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Dealing with natural disasters

Year 2005 – Formed on August 23 and dissipated on August 30, Hurricane Katrina growed from Category 3 to Category 5 in just nine hours. For this reason, national and local authorities had to move fast. However, its 175 mph (280 km/h) were way too fast for everyone. Evacuation efforts were proved to be inadequate, since around 1,600 people died only in the state of Louisiana, which was partially evacuated. Moreover, response was not as fast as needed either, and this made public debate arose. In fact, the term “Katrinagate” was coined to describe this lack of planning.

Besides, government response was fiercely criticized as television networks transmitted the confusion prevailing in the local and national governments. Additionally, newspapers also contributed to generate this atmosphere of criticism, since they wrote categorical headlines such as the following ones, which can be seen in the Newseum‘s exhibition on Hurricane Katrina:

Year 2009 – On April 6, an earthquake devastated L’Aquila, a city in central Italy. In spite of being an earthquake of medium intensity (5.8 on the Richter scale), it killed more than three hundred people and injured 1,500 Aquilani. Although the city was in a critical condition, Prime Minister Silvio Berlusconi declined foreign aid at first. This controversial decision generated considerable criticism and he finally accepted external aid.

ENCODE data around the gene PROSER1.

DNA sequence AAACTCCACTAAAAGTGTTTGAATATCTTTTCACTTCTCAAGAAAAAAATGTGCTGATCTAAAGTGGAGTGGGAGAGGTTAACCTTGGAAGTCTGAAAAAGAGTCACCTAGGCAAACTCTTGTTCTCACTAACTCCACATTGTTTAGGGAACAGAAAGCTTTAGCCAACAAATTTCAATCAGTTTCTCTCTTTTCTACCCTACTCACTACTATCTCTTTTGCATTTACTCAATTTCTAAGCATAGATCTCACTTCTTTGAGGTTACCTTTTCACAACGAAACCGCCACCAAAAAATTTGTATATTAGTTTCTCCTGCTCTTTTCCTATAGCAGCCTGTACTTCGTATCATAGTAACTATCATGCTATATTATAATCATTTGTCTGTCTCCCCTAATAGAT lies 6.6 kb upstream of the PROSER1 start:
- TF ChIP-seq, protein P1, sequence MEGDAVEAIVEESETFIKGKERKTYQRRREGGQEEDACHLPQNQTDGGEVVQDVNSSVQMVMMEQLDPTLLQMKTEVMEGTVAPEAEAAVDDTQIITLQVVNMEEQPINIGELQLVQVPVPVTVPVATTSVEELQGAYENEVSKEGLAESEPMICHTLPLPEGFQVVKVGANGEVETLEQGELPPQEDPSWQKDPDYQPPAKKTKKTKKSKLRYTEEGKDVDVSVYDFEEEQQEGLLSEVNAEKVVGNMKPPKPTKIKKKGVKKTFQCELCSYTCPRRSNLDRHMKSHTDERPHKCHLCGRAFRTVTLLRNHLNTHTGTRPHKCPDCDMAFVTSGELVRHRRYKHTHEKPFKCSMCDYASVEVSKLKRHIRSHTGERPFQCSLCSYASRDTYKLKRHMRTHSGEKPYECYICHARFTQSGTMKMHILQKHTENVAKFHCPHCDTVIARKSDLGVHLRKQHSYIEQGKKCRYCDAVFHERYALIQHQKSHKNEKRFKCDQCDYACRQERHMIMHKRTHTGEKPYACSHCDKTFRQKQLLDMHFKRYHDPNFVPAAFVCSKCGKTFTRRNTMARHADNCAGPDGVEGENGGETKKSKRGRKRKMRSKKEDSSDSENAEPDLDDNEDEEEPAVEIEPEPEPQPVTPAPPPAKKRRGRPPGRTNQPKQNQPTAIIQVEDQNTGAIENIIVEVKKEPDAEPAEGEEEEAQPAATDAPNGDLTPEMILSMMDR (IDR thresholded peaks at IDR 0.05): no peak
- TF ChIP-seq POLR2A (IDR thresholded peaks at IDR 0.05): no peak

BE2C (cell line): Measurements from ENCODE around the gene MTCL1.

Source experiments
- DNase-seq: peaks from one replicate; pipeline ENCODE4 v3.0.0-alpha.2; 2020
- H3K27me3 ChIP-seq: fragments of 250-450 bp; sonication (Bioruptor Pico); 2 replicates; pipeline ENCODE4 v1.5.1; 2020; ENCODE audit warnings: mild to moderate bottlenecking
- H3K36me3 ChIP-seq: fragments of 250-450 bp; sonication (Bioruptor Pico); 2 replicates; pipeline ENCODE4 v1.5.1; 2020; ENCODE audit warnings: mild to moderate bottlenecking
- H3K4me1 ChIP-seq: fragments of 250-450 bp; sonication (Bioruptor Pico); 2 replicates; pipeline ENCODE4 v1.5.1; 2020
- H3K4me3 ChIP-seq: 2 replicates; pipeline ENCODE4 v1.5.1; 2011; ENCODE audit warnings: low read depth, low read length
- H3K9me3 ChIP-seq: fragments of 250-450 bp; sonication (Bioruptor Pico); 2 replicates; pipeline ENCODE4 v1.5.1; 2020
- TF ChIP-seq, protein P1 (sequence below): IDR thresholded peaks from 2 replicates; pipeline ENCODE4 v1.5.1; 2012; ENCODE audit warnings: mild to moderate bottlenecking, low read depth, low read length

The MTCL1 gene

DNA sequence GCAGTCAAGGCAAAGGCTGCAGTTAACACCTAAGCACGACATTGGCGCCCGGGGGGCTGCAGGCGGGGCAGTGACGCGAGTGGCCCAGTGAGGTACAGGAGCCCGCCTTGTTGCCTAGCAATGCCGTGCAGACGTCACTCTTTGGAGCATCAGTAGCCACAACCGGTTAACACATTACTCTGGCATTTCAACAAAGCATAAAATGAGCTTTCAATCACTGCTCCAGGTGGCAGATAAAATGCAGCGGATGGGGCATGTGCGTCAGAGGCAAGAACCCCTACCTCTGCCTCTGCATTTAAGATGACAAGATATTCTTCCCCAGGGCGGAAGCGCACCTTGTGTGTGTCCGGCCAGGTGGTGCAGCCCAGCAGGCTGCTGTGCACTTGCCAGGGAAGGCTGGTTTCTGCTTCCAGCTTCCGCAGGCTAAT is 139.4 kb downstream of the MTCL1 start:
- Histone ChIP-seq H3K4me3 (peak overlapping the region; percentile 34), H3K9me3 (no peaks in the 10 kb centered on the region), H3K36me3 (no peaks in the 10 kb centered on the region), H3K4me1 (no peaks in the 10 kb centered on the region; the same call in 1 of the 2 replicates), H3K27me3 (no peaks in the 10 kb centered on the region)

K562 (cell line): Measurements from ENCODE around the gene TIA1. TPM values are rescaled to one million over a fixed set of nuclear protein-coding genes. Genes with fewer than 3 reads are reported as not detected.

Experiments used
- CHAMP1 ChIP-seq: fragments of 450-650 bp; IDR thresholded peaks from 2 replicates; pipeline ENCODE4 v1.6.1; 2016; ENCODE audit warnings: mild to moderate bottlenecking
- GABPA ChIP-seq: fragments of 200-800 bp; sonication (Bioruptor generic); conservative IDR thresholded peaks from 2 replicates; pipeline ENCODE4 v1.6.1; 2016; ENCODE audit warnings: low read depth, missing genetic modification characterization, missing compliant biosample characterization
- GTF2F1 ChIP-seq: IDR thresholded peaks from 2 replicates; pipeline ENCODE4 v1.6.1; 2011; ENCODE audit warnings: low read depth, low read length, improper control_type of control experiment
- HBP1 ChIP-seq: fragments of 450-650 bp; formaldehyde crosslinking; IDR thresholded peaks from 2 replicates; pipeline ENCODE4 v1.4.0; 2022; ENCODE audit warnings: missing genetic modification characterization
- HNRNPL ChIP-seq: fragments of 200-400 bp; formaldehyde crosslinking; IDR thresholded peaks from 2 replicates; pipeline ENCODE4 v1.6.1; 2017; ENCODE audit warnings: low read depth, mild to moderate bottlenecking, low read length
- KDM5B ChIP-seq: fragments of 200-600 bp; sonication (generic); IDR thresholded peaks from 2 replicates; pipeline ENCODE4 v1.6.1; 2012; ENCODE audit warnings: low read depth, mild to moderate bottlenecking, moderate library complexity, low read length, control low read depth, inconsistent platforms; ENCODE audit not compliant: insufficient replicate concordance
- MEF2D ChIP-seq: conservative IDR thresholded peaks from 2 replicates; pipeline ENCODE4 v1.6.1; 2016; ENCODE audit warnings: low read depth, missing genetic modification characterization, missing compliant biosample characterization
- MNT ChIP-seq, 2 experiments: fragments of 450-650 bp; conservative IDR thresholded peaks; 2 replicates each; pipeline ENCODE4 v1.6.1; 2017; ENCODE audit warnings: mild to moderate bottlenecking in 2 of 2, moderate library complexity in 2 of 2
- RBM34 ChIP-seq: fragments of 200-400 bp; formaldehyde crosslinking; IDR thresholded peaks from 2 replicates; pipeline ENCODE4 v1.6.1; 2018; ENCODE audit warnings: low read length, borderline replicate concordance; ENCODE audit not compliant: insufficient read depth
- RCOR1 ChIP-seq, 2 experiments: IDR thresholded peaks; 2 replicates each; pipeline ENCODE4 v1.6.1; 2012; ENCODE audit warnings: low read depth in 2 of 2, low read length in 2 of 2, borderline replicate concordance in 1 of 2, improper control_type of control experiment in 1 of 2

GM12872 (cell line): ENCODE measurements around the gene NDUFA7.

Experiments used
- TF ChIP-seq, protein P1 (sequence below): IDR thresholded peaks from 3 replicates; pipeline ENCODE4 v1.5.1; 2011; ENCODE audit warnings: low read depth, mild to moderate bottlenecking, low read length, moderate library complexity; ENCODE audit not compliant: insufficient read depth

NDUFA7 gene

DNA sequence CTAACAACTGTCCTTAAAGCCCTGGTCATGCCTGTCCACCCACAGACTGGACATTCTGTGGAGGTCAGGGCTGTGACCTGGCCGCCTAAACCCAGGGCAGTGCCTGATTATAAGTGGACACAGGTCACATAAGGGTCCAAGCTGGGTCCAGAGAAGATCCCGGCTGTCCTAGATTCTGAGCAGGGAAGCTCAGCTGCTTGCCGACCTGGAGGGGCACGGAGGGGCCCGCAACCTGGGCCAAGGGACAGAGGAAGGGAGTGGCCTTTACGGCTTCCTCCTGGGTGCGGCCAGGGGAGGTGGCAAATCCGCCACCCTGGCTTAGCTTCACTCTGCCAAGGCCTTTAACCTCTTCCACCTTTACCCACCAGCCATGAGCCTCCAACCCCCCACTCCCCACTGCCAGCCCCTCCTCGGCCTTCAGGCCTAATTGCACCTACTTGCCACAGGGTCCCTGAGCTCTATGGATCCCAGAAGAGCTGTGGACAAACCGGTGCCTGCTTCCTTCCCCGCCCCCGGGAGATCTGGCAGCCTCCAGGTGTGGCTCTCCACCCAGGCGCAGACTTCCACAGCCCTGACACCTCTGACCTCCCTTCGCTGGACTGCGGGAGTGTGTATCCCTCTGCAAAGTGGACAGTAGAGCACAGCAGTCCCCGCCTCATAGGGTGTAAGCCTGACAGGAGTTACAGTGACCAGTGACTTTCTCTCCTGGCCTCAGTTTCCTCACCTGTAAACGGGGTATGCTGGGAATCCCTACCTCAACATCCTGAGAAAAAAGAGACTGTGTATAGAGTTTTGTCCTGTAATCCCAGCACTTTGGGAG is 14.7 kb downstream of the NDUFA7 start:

The authorities were also very criticized because, despite the seismic activity of the previous days, they told people there was nothing to worry about. Therefore, most of the citizens stayed in their houses unconcernedly. Furthermore, as happened in the case of Hurricane Katrina, government response was slow and inefficient. Indeed, two years after the disaster, the heart of the city was still in ruins. However, Italian media, which are mainly controlled by Berlusconi, have always tried to project an image of normalcy.

About Ana Galán

Journalism and Film student (University of Richmond)

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